Encyclopedia of Radiation Oncology

2013 Edition
| Editors: Luther W. Brady, Theodore E. Yaeger

Understanding Radiation Oncology Billing, Collections, and Insurance Issues

Reference work entry
DOI: https://doi.org/10.1007/978-3-540-85516-3_156

Understanding Medicare

For patients who have Medicare Part B as their primary insurance (these are the majority of radiation oncology patients), Medicare has a predetermined fee which is paid for each medical procedure, billed as a current procedural technology (CPT) code. Medicare pays 80% of this allowable, and the patient’s secondary insurance pays the remaining 20%. Charges are electronically billed, turnaround time to receive payment can be as few as 14 days. Some secondary insurances will take between 6 and 9 months to pay the final 20%. Many secondary insurances must be billed using a paper claim sent through the mail instead of an electronic claim, thus delaying payment for up to 6 months (Schilling 2007a). Medicare Part B provides outpatient services for patients in a bundled fashion – professional and technical components of radiation treatment are paid in one lump sum.

Hospital-owned, hospital-based radiation oncology practices bill under Medicare Part A. This provides for a...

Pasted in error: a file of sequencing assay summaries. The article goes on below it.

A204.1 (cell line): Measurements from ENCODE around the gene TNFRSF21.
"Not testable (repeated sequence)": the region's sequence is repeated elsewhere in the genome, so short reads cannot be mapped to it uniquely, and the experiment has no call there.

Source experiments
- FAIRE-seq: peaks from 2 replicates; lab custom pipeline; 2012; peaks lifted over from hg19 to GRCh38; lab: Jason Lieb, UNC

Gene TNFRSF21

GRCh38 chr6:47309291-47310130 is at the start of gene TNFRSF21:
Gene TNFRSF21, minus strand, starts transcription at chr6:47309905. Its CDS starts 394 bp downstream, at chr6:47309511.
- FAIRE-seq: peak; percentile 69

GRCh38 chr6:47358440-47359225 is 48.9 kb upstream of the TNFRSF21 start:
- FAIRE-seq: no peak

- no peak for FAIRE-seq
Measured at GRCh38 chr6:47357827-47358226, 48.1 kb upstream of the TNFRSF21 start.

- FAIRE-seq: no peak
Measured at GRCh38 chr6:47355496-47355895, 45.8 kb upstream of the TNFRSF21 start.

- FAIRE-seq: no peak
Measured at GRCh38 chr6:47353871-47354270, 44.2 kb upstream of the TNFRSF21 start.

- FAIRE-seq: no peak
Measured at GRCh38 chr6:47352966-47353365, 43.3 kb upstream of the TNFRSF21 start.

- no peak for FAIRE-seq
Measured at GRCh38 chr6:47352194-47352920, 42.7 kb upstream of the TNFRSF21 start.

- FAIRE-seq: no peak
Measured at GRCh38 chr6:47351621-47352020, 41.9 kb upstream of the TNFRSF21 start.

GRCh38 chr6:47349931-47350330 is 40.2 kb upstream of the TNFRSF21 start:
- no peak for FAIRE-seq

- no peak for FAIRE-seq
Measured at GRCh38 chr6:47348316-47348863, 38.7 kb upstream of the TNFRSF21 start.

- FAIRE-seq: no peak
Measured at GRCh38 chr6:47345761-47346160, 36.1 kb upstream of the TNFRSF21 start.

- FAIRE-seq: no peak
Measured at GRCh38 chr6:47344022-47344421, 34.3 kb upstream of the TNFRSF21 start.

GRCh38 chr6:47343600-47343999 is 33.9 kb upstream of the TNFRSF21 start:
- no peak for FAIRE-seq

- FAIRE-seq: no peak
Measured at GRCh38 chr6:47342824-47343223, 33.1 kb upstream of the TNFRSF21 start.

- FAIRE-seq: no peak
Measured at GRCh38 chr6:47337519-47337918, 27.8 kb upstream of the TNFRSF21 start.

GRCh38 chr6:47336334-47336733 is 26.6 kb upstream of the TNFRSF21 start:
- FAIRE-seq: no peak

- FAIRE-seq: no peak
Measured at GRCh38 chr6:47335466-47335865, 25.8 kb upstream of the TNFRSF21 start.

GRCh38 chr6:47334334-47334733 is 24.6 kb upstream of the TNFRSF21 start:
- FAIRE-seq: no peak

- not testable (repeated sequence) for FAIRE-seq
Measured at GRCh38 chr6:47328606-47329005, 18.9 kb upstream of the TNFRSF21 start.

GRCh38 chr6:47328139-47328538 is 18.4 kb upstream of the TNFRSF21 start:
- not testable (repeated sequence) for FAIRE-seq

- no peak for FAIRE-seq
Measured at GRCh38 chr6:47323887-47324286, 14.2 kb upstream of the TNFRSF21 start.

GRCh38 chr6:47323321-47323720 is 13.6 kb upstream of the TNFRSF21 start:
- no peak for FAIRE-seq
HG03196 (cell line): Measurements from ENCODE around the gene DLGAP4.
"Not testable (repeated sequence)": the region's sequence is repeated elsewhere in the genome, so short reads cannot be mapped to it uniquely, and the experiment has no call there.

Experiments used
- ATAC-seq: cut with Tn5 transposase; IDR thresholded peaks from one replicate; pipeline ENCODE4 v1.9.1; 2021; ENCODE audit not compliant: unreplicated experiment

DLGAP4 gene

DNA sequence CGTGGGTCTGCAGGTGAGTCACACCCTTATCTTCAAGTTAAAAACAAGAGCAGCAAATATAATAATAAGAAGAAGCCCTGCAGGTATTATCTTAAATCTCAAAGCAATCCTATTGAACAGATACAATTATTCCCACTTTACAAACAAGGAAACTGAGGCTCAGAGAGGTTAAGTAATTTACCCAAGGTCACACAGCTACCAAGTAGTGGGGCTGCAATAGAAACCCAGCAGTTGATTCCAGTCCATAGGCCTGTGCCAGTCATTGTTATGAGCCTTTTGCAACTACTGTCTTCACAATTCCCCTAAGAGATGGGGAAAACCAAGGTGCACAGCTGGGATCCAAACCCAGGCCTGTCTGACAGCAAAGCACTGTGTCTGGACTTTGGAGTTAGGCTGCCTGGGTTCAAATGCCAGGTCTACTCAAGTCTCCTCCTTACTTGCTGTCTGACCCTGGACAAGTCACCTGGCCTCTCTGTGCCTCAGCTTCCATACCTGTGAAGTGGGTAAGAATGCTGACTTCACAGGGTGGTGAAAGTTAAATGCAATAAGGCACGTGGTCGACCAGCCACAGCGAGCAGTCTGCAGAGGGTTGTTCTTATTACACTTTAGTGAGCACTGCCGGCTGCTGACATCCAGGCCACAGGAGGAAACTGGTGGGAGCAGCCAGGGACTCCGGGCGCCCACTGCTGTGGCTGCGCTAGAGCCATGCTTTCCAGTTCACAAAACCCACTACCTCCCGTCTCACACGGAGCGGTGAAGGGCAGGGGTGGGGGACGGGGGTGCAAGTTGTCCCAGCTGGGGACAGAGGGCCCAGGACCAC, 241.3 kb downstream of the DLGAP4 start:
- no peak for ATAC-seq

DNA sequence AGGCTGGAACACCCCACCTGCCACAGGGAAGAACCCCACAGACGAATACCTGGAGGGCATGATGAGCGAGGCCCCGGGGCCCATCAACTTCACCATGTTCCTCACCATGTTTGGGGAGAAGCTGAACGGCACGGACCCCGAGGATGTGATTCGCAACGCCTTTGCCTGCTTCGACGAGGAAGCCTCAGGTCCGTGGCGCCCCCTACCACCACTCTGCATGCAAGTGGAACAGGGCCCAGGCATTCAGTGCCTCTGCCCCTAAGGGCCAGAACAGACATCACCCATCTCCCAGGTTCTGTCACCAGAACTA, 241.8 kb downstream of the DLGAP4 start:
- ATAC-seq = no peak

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References

  1. CMS (2010a) Centers for medicare and medicaid services web site: sustainable growth rate 2010. www.hhs.gov.med
  2. CMS (2010b) Centers for medicare and medicaid services web site: medical economic index 2010. www.hhs.gov.med
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  6. Schilling PJ (2007a) Economics of radiation oncology, chapter 98. In: Halperin EC, Perez CA, Brady LW(eds) Perez and Brady’s principles and practice of radiation oncology, 5th edn. Philadelphia, Lippincott Williams & Wilkins, pp. 2043–2049Google Scholar
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Copyright information

© Springer-Verlag Berlin Heidelberg 2013

Authors and Affiliations

  1. 1.Community Cancer Center of North FloridaGainesvilleUSA